Say what you will about the new “Tomb Raider,” it shows a tomb being raided less than 20 minutes after it starts. It’s actually a false tomb with a secret room hidden under it, and it’s not raided so much as unlocked with a key, but we’re counting it.
You have to take what you can get with this film, which is based on the 2013 reboot of the Tomb Raider video game whose previous installments inspired the two Angelina Jolie-starring Tomb Raider movies in the early 2000s. Directed by Roar Uthaug (he’s from Norway) from a screenplay by the extremely British-sounding Geneva Robertson-Dworet and Alastair Siddons, this “Tomb Raider” is a series of moderately exciting situations surrounded by — and barely attached to — a derivative fill-in-the-blanks adventure plot.
The appealing Alicia Vikander plays Lara Croft, a spunky young London woman who hustles to support herself as a bike delivery-person. Her billionaire father (Dominic West) vanished seven years ago, and Lara could have his fortune if only she’d follow the advice of family friend/former guardian Ana Miller (Kristin Scott Thomas) and sign the papers acknowledging his probable death. Instead, Dad’s lawyer gives Lara a Japanese puzzle box he left for her, leading her to his secret lair under the family tomb. Turns out Lord Richard Croft moonlighted as a globe-trotting adventurer and has left one of those “If you’re watching this I must be dead” videos with a message that Lara ignores in favor of going off to search for him.
The film is half over when Lara, assisted by Hong Kong boat captain Lu Ren (Daniel Wu), barely makes it alive to Yamatai, a “lost” island where her dad was hunting for an evil Japanese queen’s cursed tomb so he could prevent anyone from ever opening it and unleashing whatever dark forces it contains. In favor of opening the tomb is one Mathias Vogel (Walton Goggins), a cold-blooded psycho with an army of slaves digging up the island in search of it.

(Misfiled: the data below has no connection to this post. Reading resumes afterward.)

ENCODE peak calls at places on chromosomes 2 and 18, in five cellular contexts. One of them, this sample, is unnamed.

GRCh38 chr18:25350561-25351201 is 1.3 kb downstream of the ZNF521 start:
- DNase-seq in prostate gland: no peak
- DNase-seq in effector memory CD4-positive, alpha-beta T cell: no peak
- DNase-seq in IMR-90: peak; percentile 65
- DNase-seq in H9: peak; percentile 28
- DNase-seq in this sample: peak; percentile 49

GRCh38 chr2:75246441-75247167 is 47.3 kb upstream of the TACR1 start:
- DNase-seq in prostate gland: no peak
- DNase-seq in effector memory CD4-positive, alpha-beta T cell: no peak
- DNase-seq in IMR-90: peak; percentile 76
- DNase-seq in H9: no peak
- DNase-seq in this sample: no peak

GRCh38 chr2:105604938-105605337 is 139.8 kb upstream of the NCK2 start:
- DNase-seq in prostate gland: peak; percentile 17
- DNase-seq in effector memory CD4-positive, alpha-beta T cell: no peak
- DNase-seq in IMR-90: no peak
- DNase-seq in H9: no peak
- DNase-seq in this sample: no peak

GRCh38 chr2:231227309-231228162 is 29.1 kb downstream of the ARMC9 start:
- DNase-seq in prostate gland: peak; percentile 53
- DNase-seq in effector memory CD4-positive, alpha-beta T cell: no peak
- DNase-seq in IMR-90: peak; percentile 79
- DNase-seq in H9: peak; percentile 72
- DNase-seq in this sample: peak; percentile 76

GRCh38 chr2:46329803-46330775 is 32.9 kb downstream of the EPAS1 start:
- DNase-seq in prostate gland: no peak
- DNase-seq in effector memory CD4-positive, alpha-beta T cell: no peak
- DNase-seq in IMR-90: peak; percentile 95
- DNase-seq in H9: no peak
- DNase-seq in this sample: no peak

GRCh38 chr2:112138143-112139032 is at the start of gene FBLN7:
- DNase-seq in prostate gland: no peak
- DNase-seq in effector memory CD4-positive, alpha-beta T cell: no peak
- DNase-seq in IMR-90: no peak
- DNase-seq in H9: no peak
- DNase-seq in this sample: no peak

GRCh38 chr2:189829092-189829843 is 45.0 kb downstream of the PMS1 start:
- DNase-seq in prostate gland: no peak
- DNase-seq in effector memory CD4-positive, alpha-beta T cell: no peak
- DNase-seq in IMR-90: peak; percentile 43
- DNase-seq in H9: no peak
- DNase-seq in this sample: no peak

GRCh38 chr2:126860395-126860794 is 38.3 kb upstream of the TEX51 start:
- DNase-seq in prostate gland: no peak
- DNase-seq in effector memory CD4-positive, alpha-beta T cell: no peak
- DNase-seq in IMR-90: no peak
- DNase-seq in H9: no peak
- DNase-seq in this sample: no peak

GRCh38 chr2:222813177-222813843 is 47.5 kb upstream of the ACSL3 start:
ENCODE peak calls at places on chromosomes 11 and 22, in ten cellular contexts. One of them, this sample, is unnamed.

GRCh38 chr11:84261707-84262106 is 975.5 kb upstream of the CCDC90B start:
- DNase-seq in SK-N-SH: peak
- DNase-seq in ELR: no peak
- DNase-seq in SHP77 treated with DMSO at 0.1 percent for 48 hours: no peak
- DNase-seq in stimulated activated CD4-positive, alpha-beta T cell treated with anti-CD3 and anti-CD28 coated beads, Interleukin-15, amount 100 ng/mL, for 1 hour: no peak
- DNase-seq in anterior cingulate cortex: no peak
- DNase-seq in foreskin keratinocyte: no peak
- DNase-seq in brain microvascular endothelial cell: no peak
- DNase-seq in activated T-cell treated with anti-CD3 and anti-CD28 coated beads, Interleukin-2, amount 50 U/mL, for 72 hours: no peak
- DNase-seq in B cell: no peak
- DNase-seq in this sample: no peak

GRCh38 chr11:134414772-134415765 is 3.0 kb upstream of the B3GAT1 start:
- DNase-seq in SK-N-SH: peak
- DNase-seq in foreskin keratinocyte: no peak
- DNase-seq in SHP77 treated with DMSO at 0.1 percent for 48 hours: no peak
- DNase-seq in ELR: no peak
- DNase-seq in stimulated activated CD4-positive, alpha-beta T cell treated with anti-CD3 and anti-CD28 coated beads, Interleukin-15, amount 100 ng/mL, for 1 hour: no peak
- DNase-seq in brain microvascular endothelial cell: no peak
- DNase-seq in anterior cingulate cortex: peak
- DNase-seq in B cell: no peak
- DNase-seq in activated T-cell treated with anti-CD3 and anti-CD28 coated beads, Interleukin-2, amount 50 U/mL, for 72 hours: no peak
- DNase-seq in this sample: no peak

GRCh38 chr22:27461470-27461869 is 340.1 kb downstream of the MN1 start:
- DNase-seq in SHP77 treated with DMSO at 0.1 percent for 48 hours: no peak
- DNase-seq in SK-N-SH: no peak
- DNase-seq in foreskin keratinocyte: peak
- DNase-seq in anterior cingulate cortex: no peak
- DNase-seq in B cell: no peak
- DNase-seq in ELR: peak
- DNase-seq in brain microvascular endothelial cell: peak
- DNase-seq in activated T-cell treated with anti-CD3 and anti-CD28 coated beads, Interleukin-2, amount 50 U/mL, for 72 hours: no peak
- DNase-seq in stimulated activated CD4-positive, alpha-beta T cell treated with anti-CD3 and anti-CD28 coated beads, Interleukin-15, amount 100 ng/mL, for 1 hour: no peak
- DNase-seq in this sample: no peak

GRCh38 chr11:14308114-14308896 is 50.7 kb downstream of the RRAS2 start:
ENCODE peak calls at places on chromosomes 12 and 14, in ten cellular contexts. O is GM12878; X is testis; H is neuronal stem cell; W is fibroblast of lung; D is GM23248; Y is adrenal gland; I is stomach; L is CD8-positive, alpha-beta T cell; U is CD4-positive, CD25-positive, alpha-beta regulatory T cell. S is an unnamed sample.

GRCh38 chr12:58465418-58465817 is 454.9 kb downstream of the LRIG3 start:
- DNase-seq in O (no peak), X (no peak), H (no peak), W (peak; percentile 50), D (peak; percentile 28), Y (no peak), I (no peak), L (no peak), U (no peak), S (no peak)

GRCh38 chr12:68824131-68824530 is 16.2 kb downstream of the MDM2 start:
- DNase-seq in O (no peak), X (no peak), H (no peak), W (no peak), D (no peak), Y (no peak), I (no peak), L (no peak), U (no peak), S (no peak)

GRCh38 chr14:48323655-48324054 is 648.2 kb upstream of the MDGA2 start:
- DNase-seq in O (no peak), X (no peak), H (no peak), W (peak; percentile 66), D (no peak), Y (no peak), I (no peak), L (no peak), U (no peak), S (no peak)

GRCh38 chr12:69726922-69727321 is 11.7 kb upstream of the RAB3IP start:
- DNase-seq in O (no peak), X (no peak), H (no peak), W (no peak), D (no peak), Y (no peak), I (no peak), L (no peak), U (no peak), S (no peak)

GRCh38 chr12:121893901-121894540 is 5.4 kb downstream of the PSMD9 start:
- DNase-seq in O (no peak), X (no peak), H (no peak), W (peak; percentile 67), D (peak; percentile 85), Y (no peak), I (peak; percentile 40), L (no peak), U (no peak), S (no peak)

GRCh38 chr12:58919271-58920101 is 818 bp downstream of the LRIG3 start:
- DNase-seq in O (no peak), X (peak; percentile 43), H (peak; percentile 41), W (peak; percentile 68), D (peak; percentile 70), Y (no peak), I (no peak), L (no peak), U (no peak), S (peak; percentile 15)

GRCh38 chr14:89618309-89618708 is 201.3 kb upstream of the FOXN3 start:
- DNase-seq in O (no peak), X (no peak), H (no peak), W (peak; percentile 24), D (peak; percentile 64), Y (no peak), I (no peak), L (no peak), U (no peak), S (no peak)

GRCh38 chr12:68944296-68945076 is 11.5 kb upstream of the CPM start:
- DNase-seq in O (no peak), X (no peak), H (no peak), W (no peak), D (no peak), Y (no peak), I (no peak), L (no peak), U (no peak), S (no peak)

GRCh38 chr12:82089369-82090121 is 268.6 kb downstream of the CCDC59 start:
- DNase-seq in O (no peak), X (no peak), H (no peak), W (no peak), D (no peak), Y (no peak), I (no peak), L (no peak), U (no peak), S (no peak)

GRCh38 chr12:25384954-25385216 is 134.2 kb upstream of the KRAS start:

As someone who has not played the Tomb Raider video games, I assumed Lara Croft would be the sort of heroine who fights a lot of dudes. That’s usually a safe bet. But in a disappointing nod to reality, Lara mostly runs away when threatened, never engaging in hand-to-hand combat till the end of the film. Mind you, she’s very good at running, and a chase sequence can be as thrilling as a fight, but where does it get us? In one instance, three punks steal her backpack and she chases them down and retrieves it before one of them produces a knife and starts pursuing her. She gets away without fighting anyone or losing the backpack. So what was the point of the sequence?
Most of the action feels like that: fun in the moment but unimportant in the big picture. Lara participates in a bicycle race (whee!); Lara is shipwrecked (exciting!); Lara hangs precariously from a great height (several times!). Nothing really connects until we get to the tomb, which naturally is full of Indiana Jones booby traps and puzzles, but by then it’s too late. The amiable mediocrity has stifled our interest.
C+ (1 hr., 58 min.; )